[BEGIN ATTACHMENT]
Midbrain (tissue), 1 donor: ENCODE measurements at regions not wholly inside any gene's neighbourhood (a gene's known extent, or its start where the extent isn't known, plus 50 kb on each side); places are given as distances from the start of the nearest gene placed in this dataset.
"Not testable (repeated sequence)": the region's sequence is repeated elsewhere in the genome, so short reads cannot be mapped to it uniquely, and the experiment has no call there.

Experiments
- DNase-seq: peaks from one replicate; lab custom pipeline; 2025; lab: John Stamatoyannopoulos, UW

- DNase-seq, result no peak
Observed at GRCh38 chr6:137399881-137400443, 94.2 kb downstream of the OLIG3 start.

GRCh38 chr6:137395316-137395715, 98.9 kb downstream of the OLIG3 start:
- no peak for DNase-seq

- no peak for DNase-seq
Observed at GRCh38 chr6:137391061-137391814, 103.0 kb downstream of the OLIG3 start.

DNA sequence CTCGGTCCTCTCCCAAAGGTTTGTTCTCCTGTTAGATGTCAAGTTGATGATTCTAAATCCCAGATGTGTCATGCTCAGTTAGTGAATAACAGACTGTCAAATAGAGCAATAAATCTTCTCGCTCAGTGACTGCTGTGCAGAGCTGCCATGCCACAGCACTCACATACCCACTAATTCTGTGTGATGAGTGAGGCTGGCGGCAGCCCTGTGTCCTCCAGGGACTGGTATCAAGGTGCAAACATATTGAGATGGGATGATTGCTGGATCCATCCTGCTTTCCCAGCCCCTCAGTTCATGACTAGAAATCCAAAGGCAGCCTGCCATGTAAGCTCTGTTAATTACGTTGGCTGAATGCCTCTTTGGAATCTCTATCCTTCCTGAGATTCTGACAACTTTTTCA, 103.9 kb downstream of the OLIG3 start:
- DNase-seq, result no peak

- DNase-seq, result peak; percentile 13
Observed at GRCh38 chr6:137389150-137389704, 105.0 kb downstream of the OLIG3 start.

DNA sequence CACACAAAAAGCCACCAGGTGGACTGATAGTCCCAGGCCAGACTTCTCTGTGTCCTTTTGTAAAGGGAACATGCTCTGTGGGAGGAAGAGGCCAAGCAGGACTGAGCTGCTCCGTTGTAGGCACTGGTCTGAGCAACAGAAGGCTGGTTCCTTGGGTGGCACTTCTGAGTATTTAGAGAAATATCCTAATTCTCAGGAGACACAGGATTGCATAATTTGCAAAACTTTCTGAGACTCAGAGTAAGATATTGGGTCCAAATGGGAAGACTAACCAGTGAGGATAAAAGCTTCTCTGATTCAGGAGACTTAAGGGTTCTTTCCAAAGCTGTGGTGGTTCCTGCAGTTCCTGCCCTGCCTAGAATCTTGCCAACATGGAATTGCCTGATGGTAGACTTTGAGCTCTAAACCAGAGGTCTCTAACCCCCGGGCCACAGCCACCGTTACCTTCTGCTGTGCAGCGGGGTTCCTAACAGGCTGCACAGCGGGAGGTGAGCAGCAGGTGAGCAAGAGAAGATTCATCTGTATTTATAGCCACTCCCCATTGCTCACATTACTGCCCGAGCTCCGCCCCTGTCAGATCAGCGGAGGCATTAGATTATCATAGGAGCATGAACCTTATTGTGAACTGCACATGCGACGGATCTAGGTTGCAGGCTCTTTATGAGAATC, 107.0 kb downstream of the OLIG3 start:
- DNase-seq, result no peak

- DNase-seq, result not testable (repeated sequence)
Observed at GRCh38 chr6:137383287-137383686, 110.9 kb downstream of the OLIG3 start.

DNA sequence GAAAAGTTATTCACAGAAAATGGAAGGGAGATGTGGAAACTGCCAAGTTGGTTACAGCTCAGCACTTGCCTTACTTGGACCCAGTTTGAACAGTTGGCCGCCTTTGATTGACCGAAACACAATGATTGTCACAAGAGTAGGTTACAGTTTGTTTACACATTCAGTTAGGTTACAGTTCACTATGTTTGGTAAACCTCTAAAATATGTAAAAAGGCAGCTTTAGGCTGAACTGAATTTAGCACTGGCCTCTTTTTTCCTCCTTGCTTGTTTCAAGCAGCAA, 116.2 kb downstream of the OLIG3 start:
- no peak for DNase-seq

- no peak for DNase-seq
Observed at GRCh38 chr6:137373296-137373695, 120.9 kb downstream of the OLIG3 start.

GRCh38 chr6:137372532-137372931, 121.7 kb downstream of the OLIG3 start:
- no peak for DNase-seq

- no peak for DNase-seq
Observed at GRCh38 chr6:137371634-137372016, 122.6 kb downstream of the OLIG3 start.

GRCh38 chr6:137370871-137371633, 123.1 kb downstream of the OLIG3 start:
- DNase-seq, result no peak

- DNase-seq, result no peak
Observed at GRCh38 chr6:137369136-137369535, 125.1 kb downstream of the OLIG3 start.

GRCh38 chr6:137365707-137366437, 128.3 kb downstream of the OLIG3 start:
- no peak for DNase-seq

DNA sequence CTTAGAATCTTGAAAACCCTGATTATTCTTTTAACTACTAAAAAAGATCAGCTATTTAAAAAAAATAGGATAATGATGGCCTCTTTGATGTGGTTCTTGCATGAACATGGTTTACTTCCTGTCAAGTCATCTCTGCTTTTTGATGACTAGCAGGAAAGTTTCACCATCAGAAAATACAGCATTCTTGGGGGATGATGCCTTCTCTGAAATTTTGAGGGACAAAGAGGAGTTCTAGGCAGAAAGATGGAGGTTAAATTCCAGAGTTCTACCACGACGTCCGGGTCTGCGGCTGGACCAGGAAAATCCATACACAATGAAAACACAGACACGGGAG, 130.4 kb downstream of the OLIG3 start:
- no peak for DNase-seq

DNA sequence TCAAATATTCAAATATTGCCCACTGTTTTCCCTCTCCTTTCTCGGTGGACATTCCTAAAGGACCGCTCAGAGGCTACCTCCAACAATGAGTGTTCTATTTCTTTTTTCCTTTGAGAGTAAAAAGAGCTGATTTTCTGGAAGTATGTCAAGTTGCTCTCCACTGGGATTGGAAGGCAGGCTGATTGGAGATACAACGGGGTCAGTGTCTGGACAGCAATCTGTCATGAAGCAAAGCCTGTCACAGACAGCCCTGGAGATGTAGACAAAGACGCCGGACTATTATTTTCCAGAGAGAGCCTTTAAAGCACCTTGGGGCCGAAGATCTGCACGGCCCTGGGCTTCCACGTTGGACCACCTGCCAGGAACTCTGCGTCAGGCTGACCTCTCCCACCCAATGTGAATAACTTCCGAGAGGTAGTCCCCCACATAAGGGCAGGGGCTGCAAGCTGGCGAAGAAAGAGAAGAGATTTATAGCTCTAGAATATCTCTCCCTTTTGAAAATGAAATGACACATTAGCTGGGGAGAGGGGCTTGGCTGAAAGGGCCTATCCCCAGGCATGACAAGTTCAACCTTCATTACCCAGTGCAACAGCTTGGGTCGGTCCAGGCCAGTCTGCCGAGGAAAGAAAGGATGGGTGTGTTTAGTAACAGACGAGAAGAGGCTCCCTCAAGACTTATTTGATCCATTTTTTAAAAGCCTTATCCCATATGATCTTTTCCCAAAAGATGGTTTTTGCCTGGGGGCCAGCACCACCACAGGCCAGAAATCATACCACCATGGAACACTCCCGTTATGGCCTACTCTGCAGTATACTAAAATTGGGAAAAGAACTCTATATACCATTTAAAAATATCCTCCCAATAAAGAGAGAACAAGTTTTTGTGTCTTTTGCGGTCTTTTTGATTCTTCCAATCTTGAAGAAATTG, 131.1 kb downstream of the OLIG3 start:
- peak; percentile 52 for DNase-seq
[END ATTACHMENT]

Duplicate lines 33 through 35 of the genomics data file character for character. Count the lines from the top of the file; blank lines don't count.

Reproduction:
DNA sequence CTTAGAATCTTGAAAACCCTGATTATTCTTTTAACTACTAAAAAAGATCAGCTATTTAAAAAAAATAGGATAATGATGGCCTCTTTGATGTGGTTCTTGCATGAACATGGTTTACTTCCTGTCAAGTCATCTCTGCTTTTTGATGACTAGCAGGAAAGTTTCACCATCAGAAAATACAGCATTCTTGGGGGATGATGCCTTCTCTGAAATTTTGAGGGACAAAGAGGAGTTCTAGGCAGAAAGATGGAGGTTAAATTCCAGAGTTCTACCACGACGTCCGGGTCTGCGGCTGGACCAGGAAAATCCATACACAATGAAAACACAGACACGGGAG, 130.4 kb downstream of the OLIG3 start:
- no peak for DNase-seq

DNA sequence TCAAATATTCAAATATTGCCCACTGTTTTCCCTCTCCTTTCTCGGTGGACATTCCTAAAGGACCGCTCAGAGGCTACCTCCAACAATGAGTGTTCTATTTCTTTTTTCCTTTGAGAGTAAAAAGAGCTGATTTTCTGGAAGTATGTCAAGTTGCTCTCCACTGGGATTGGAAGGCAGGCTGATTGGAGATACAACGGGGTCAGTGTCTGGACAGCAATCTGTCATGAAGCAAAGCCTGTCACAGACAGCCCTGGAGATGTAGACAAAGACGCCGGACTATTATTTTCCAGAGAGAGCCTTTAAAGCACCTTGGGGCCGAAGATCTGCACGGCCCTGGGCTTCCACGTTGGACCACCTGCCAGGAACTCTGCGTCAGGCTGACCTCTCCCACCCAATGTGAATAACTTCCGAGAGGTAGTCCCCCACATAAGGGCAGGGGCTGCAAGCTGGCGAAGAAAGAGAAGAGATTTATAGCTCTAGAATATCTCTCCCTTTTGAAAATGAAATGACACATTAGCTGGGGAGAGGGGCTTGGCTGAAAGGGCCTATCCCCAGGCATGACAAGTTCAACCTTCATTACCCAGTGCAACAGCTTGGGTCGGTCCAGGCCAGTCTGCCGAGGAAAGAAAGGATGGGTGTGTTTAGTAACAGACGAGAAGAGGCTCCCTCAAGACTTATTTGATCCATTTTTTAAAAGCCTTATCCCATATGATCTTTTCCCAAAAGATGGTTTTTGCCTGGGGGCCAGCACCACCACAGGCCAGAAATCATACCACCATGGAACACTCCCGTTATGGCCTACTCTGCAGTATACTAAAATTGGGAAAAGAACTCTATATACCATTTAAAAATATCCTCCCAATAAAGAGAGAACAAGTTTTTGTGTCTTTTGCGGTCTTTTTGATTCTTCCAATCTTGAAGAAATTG, 131.1 kb downstream of the OLIG3 start: